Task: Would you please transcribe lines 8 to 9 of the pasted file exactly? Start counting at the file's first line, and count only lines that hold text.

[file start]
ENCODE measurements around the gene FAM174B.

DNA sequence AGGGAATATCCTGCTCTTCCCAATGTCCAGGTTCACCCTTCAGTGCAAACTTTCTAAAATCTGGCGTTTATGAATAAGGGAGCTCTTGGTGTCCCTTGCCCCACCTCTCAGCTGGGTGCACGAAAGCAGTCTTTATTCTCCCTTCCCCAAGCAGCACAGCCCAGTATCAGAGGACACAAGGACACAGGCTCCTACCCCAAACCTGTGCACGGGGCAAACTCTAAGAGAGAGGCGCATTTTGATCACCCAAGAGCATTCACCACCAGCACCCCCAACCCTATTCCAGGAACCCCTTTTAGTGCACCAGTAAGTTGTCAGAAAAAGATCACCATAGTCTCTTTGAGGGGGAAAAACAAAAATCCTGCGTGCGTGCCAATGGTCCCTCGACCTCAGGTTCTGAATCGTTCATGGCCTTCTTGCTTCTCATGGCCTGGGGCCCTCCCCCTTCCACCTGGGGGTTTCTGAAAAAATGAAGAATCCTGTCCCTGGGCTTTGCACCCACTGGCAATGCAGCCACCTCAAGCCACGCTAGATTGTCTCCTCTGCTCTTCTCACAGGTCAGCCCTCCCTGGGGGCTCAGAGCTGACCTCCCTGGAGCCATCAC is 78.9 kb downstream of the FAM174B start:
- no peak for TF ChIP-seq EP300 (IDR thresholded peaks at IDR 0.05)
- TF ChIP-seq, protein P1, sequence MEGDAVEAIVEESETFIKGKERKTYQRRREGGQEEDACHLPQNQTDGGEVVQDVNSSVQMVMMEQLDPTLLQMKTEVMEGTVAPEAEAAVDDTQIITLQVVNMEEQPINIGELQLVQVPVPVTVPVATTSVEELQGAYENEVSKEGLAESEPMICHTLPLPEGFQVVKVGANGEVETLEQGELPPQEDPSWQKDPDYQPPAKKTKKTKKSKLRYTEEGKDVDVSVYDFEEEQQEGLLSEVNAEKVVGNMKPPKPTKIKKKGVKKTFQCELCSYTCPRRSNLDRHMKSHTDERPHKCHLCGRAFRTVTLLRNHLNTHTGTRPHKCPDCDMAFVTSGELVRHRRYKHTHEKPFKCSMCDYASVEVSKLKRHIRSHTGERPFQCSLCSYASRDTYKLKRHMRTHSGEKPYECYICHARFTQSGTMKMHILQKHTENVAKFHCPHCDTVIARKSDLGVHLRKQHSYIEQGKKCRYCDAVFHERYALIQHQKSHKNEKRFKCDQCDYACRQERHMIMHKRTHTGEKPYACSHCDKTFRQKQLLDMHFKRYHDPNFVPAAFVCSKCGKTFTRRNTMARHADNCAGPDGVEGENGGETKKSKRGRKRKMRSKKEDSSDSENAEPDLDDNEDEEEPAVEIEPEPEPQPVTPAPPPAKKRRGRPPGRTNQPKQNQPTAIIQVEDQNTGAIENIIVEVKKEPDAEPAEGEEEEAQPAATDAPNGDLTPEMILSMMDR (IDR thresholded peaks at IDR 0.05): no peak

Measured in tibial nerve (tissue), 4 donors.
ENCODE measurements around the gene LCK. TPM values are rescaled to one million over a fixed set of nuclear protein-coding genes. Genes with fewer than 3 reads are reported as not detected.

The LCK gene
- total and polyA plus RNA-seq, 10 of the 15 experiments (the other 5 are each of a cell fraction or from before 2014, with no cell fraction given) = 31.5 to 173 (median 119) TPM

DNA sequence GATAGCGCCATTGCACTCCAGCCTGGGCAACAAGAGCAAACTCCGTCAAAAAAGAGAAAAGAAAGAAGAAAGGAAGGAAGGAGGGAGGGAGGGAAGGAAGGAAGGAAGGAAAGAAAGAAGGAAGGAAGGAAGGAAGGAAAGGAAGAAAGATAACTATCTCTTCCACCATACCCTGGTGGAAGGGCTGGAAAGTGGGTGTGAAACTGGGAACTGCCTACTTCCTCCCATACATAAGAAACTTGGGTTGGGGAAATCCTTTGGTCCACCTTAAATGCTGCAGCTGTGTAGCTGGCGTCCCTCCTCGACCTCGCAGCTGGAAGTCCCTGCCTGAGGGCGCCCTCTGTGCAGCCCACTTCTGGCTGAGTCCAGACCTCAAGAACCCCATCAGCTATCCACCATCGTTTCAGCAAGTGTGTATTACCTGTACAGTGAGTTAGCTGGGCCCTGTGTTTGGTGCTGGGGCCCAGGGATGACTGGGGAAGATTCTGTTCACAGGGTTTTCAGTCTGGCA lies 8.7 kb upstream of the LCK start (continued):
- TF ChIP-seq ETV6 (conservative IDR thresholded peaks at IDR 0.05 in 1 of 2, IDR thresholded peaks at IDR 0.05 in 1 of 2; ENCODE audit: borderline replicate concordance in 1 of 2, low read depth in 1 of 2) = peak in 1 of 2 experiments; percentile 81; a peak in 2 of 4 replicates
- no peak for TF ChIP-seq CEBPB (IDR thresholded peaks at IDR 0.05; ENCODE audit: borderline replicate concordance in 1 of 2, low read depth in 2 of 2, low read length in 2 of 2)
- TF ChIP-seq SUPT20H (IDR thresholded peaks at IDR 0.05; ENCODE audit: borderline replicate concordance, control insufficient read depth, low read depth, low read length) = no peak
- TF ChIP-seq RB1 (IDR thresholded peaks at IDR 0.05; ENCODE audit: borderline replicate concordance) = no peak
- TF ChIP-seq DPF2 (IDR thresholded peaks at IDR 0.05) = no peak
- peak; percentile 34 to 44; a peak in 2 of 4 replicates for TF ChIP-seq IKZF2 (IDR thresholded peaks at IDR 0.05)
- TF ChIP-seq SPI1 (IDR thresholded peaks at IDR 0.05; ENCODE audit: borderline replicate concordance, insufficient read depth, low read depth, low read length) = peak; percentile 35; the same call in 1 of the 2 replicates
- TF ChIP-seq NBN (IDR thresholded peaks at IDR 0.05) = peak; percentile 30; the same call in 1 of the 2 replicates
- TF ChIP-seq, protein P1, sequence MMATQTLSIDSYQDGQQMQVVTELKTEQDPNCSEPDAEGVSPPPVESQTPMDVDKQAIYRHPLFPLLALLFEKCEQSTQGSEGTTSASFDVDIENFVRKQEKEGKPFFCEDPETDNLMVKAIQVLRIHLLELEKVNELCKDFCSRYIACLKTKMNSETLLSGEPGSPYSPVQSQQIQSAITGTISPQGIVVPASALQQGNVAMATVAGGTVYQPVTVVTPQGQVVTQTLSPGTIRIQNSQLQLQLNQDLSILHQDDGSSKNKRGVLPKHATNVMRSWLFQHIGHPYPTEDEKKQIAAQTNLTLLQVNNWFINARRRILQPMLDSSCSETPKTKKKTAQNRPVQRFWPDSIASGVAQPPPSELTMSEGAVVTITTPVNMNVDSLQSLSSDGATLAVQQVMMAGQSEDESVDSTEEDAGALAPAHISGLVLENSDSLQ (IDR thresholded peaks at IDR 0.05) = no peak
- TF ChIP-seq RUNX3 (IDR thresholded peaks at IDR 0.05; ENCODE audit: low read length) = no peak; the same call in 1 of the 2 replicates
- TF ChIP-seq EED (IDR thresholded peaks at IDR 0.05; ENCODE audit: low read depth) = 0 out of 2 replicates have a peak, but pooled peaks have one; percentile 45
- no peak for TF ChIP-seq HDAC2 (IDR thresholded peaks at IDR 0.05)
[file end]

- total and polyA plus RNA-seq, 10 of the 15 experiments (the other 5 are each of a cell fraction or from before 2014, with no cell fraction given) = 31.5 to 173 (median 119) TPM

DNA sequence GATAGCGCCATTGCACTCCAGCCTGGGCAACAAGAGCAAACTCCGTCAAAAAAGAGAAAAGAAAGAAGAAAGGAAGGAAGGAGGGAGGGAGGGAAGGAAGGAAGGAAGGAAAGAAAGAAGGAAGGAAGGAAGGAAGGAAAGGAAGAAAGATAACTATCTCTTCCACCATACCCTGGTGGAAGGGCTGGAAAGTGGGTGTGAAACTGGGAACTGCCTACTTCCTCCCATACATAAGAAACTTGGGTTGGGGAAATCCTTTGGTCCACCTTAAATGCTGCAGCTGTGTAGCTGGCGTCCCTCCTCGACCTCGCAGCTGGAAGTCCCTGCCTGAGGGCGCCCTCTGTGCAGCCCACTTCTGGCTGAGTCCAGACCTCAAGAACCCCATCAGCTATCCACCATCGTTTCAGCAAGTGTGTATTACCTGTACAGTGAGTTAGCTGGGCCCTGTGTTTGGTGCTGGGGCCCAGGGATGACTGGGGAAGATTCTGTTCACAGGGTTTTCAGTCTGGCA lies 8.7 kb upstream of the LCK start (continued):